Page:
Tag Archives: altruism

The Shackles of Paternalism

Today, the “nanny-state” is omnipresent. Its latest pernicious intrusion pertains to pain-relief medication. Doctors are being told to restrict their prescriptions of opioids, the drugs (such as Percocet and Vicodin) used to reduce extreme pain. Why? Because the government is concerned about patients who overuse the drugs, leading to addiction and sometimes death.

The idea of a paternalistic government, deciding what is best for each of us, rests ultimately on the ethics of self-sacrifice. It rests on the altruistic premise that you have a moral duty to surrender your self-interest for the sake of others, that you must subordinate yourself to the needs of your neighbor. Thus, those who genuinely require strong pain medication must suffer, so that their neighbors not be able to use the drugs irresponsibly.

A story in today’s NY Times describes the effects of these new controls on one doctor’s patients. “ ’I have a patient with inoperable spinal stenosis who needs to keep chopping wood to heat his home,’ said Dr. [Robert] Wergin, 61, the only physician in this rural town. ‘A one-size-fits-all algorithm just doesn’t fit him. But I have to comply.’ ” Another patient, a 55-year-old woman, “had three rotated vertebrae in her lower back, migraines and a mastectomy for breast cancer this fall. . . . Her fibromyalgia was flaring up, she told Dr. Wergin. Pain was aggravating her insomnia. ‘And you have to cut my pills again?’ she asked.  Dr. Wergin nodded.  ‘It will be very difficult to get an override for your dose.’   . . . ‘It’s rough cutting back when I’m at a level that almost works,’ she said to Dr. Wergin. A rare flicker of frustration crossed his face. ‘I’m sorry,’ Dr. Wergin said.” He could do no more for her.

As I wrote in IN DEFENSE OF SELFISHNESS (p. 165): “[T]he government regulates the medicine you may use, because other people might be tempted to take it when they shouldn’t; it regulates your retirement program, because of those who might squander their savings; it regulates your educational choices, because of those who might make foolish decisions about the schools to which they send their children; and it regulates your intake of food, because of those who might be oblivious to their health requirements. You are forbidden to choose—because of those who do not wish to be burdened by the onus of choice. You must sacrifice your freedom—because of those who are indifferent to freedom. Everyone must be dragged down to the level of the worst, and be shackled to their needs. This is how the individual becomes subservient to society.”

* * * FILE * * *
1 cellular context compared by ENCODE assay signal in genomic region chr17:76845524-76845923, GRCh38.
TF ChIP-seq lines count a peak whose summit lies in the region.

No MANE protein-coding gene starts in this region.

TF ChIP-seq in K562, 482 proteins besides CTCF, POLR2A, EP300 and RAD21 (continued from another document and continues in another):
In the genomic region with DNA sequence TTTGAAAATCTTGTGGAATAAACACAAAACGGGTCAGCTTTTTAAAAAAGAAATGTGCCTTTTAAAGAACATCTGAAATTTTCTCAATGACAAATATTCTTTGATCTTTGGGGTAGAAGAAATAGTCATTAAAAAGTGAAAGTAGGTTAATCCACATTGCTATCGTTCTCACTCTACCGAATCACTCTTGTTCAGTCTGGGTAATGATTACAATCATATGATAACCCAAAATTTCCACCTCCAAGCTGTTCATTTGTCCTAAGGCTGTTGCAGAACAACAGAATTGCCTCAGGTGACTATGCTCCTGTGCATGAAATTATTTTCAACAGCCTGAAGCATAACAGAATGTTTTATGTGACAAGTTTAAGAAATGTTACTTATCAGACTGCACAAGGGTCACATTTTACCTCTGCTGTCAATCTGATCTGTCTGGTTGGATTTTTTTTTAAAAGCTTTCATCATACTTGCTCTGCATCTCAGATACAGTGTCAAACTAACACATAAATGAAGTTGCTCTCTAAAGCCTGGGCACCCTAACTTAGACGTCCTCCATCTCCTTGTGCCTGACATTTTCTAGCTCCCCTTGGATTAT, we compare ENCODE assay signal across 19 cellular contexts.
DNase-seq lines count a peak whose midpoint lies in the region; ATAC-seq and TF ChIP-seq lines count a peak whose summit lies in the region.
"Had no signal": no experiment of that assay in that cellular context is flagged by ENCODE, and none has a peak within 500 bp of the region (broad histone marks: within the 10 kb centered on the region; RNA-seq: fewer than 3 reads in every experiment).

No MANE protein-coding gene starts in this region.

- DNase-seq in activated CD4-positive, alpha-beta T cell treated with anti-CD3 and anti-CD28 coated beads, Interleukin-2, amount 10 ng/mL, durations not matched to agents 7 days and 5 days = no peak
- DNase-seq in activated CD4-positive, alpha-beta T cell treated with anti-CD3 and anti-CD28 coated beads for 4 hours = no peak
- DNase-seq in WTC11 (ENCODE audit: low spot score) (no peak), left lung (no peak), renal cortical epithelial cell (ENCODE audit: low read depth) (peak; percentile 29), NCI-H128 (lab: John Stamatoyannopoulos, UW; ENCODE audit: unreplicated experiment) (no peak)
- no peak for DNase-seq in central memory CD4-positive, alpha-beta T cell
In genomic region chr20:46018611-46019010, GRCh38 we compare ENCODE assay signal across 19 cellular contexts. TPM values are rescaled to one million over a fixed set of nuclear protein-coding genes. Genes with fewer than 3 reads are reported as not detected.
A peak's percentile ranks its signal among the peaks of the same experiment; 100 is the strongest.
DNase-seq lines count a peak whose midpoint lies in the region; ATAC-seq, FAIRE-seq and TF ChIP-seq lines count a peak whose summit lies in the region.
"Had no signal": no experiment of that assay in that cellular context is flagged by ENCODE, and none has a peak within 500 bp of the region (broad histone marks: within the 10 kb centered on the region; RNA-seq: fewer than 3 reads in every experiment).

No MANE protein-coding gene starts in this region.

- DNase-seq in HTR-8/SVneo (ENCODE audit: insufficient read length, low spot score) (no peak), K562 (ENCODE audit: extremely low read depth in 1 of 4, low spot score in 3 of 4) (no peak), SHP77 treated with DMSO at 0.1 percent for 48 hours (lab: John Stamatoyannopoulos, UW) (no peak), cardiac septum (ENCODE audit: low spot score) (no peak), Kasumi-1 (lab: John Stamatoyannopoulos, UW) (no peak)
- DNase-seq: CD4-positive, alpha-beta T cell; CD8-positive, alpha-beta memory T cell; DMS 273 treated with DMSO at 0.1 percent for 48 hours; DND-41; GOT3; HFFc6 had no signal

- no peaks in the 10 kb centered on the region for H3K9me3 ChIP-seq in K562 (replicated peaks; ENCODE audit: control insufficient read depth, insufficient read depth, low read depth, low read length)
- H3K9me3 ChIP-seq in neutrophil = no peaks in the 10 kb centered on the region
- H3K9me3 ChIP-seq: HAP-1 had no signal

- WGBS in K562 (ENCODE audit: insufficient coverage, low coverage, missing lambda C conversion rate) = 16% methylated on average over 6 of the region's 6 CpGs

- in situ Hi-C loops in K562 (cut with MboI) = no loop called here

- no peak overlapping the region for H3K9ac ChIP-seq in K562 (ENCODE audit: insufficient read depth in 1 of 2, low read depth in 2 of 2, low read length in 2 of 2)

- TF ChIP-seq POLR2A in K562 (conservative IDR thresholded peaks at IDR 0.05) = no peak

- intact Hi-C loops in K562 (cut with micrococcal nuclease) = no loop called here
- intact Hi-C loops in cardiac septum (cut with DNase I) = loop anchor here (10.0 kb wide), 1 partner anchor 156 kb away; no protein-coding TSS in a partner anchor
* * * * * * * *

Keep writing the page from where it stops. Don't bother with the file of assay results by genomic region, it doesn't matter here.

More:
Unsoaking the Rich

The most distressing aspect of soak-the-rich schemes is not that the left keeps pushing them-but that the right regularly fails to offers a convincing refutation.

When Democrats declare that the rich are not paying their “fair share” of taxes, the Republicans’ typical response is: Oh yes, they are; look at how much more they pay, in both absolute dollars and percentage of income, than those in lower brackets. Besides–Republicans usually add–refraining from imposing higher taxes on the rich helps “society as a whole,” because of all the jobs produced through their investment capital.

But this type of response does not address the core question. The nature of that question, as well as the absence of a compelling answer, is hinted at by James Taranto, writer of the Wall Street Journal‘s “Best of the Web” column, in his examination of a recent New York Times article. . . .

[For the full article, see “The Correct Answer to All the Soak-the-Rich Tax Schemes” at RealClearMarkets.]

Reconceiving the Idea of Selfishness

In the realm of ethics, no characteristic is more widely condemned than selfishness. Practically no one challenges the premise, which we're all taught from childhood, that acting for one's own benefit is morally tainted, while sacrificing for the benefit of others is the essence of moral virtue. It is considered self-evident that selfishness is evil.

But is it? . . .

For more, go to Huffington Post